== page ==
Photographs by Callie Shell
Story by Kyle Almond, CNN
Millions of people tuned in to watch the impeachment trial of President Bill Clinton.
But very few were able to see what it was like behind the scenes, as Clinton’s legal team set up camp in the office directly across the hall.
That was the ceremonial office of Vice President Al Gore. And because Callie Shell was Gore’s official White House photographer at the time, she was able to get one-of-a-kind access to ground zero of the Clinton defense efforts.
“I was fascinated, and I thought it was such an important part of history,” Shell remembers.
These photos, which have never been published before, show White House Counsel Charles Ruff and his team during the five-week trial that began on January 7, 1999. Shell also sat in on the twice-daily meetings in Ruff’s West Wing office, where Clinton’s team met for nearly a year to discuss strategy.
“I was trying to show how calm they might have been but how chaotic everything was that was going on,” Shell said.
When describing what it was like behind closed doors, Shell frequently mentioned how everyone managed to stay cool under pressure.
“I don’t know what it was like on the other side. … But I do think that one thing that made Clinton’s defense work was they were very organized and very calm.”
The depositions came fast and furious during the trial, and they all had to be printed out in massive books that the lawyers had to read and absorb quickly.
“Back then the computers, they couldn’t hold all the material,” Shell said. “So although they put a lot of the depositions into the computers, it wouldn’t all fit.”
Everyone on the Clinton team had their different witnesses and sections that they were responsible for.
Shell remembers being astounded by young lawyer Mike Imbroscio, who was in the office listening to the Senate trial when he picked up on an inaccuracy.
“He goes over and picks up one of these books, and he files through the book and he finds the quote and then he runs out and takes it to (Deputy White House Counsel) Cheryl (Mills),” Shell said.
Shell remembers team members always running back and forth, taking material into the courtroom.
Clinton was just the second American president to be impeached, following Andrew Johnson in 1868. He was acquitted by the Democratic-controlled Senate on February 12, 1999.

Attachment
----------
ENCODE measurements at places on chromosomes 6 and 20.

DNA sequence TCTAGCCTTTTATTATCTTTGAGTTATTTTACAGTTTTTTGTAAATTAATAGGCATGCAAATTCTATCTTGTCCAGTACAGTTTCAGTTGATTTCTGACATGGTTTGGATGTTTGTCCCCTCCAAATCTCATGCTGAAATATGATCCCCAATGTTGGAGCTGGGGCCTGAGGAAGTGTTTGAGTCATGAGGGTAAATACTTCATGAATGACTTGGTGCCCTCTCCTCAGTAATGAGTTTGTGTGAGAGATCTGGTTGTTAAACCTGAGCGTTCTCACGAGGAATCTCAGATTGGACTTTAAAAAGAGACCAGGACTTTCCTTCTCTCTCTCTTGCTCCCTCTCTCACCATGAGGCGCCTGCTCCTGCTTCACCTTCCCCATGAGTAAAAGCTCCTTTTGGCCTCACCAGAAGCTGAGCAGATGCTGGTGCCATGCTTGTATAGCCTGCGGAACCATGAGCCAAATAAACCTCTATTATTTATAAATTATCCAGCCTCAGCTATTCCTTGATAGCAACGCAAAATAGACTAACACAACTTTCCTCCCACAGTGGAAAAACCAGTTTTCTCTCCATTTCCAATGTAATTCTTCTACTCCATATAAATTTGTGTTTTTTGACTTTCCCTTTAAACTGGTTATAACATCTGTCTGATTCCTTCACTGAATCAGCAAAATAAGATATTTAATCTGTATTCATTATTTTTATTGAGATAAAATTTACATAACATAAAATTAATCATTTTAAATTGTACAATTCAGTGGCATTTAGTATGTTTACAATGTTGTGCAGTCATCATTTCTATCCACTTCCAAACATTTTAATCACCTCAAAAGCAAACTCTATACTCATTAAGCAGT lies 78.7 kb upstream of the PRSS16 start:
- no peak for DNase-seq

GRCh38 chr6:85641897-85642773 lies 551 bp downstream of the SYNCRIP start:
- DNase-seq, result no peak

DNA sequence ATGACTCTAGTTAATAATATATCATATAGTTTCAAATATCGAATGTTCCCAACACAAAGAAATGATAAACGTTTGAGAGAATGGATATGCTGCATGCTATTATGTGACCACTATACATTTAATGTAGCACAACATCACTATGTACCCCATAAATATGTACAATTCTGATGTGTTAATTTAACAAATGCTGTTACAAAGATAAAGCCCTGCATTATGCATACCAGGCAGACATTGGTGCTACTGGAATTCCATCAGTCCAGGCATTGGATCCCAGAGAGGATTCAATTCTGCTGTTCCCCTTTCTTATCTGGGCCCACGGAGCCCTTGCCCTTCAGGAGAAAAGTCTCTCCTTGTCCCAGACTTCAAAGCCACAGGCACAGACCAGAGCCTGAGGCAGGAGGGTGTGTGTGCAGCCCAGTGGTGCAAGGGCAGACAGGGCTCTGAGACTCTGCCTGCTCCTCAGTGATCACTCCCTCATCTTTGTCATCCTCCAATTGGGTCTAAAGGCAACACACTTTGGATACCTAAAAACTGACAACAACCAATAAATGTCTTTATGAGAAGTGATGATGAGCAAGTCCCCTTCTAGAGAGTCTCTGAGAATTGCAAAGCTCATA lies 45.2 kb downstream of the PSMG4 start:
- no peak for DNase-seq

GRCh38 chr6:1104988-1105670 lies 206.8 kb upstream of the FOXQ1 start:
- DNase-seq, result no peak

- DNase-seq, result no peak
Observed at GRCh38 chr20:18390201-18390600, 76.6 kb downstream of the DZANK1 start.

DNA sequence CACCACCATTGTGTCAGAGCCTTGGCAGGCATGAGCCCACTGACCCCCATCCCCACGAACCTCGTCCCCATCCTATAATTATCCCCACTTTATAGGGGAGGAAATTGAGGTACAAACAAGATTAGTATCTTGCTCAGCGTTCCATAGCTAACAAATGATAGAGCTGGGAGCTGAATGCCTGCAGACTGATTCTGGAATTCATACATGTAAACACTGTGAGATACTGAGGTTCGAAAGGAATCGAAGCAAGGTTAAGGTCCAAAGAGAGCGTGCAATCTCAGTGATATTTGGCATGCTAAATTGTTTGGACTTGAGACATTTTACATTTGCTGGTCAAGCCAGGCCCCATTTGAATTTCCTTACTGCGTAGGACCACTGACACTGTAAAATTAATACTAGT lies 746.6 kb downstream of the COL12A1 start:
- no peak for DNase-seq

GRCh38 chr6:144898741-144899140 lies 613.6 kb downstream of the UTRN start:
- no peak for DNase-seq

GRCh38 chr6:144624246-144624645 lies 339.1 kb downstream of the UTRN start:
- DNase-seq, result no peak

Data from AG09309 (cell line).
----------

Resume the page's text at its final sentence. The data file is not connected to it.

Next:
“I don’t know if I would say (the Clinton lawyers) thought they were going to win,” Shell recalled. “I always got the feeling that they were confident that the law and the Constitution were on their side. … I'm sure they felt a little more confident because they were the majority in the Senate.”
While she said it’s just her opinion, she said she felt like the Clinton legal team “really separated whether what (Clinton) did was right with what was deemed worth being impeached. And that’s what they were fighting for.”
Shell said Clinton was a huge history buff and that he always thought documenting history was important.
That philosophy trickled down to the White House photographers.
“The agreement was we document everything — good, bad, we’re there,” said Shell, who shot these photos on black-and-white film. “Good or bad is probably why there was a picture eventually of Clinton with Monica Lewinsky.”
Shell said she never saw Lewinsky during her time at the White House.
Throughout the trial, Ruff set the tone for the Clinton team and kept everyone grounded, Shell said.
That continued even when their mission had been accomplished and Clinton was acquitted.
“I can remember the lawyers coming in and they’re all pumped, and Ruff said: ‘This is not a time to cheer. This is the time for us to reflect that the rule of law is what won — not if what somebody did was right or wrong. It was good procedures and the Constitution.’ ”